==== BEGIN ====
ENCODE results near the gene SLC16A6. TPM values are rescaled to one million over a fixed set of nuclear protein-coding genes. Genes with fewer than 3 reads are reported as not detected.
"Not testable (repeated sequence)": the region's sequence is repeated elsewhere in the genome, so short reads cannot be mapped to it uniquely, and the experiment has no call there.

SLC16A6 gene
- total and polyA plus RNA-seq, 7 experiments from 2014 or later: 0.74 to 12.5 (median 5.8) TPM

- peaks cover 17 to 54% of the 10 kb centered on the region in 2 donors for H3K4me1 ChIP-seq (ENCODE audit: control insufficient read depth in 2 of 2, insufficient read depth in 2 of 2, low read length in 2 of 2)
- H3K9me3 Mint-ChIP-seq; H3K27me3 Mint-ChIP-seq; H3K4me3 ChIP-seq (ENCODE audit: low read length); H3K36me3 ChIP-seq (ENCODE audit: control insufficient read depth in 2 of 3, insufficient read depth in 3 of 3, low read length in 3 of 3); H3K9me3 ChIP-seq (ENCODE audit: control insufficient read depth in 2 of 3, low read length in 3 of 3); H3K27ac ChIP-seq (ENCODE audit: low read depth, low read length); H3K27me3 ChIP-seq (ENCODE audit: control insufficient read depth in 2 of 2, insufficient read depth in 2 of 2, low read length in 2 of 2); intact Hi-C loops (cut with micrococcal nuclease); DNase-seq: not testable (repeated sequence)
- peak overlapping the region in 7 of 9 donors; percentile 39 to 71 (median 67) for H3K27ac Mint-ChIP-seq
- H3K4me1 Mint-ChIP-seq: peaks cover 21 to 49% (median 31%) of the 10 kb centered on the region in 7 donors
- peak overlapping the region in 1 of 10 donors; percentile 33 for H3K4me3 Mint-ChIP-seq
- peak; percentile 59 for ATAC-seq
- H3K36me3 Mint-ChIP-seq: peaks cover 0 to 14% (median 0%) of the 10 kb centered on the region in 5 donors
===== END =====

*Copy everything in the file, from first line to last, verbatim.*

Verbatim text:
ENCODE results near the gene SLC16A6. TPM values are rescaled to one million over a fixed set of nuclear protein-coding genes. Genes with fewer than 3 reads are reported as not detected.
"Not testable (repeated sequence)": the region's sequence is repeated elsewhere in the genome, so short reads cannot be mapped to it uniquely, and the experiment has no call there.

SLC16A6 gene
- total and polyA plus RNA-seq, 7 experiments from 2014 or later: 0.74 to 12.5 (median 5.8) TPM

- peaks cover 17 to 54% of the 10 kb centered on the region in 2 donors for H3K4me1 ChIP-seq (ENCODE audit: control insufficient read depth in 2 of 2, insufficient read depth in 2 of 2, low read length in 2 of 2)
- H3K9me3 Mint-ChIP-seq; H3K27me3 Mint-ChIP-seq; H3K4me3 ChIP-seq (ENCODE audit: low read length); H3K36me3 ChIP-seq (ENCODE audit: control insufficient read depth in 2 of 3, insufficient read depth in 3 of 3, low read length in 3 of 3); H3K9me3 ChIP-seq (ENCODE audit: control insufficient read depth in 2 of 3, low read length in 3 of 3); H3K27ac ChIP-seq (ENCODE audit: low read depth, low read length); H3K27me3 ChIP-seq (ENCODE audit: control insufficient read depth in 2 of 2, insufficient read depth in 2 of 2, low read length in 2 of 2); intact Hi-C loops (cut with micrococcal nuclease); DNase-seq: not testable (repeated sequence)
- peak overlapping the region in 7 of 9 donors; percentile 39 to 71 (median 67) for H3K27ac Mint-ChIP-seq
- H3K4me1 Mint-ChIP-seq: peaks cover 21 to 49% (median 31%) of the 10 kb centered on the region in 7 donors
- peak overlapping the region in 1 of 10 donors; percentile 33 for H3K4me3 Mint-ChIP-seq
- peak; percentile 59 for ATAC-seq
- H3K36me3 Mint-ChIP-seq: peaks cover 0 to 14% (median 0%) of the 10 kb centered on the region in 5 donors